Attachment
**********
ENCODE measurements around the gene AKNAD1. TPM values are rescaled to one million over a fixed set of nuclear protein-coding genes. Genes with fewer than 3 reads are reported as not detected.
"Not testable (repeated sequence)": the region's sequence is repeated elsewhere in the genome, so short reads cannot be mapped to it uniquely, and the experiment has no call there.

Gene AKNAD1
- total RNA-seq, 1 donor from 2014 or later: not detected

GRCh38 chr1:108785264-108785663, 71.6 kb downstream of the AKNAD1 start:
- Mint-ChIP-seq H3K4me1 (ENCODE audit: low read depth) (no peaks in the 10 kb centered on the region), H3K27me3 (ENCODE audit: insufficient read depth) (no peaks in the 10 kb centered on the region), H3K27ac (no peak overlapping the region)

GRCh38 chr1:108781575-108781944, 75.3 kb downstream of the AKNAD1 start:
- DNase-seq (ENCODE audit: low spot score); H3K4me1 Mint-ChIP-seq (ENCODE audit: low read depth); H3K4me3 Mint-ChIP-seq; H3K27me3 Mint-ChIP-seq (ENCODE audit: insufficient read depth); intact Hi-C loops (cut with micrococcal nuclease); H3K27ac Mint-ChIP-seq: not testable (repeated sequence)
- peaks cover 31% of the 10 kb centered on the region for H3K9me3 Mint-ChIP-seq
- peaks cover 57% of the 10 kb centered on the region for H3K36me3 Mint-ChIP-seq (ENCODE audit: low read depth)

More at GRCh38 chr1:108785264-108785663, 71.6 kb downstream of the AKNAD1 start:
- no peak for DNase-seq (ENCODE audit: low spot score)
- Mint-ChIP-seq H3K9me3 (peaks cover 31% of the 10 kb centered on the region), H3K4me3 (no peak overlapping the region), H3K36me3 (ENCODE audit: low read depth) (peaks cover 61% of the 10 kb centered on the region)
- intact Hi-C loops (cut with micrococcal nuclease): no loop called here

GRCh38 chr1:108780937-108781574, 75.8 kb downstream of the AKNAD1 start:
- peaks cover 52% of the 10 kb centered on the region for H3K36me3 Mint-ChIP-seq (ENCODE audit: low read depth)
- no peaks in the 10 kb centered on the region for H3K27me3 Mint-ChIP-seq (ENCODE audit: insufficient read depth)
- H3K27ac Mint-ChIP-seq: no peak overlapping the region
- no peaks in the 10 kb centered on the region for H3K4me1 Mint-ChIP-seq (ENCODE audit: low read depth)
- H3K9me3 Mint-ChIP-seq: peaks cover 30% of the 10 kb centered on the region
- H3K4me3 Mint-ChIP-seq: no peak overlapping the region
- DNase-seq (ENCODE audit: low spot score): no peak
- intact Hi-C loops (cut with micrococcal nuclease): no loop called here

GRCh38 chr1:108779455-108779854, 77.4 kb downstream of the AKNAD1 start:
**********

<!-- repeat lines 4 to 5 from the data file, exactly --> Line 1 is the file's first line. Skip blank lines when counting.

- total RNA-seq, 1 donor from 2014 or later: not detected

GRCh38 chr1:108785264-108785663, 71.6 kb downstream of the AKNAD1 start: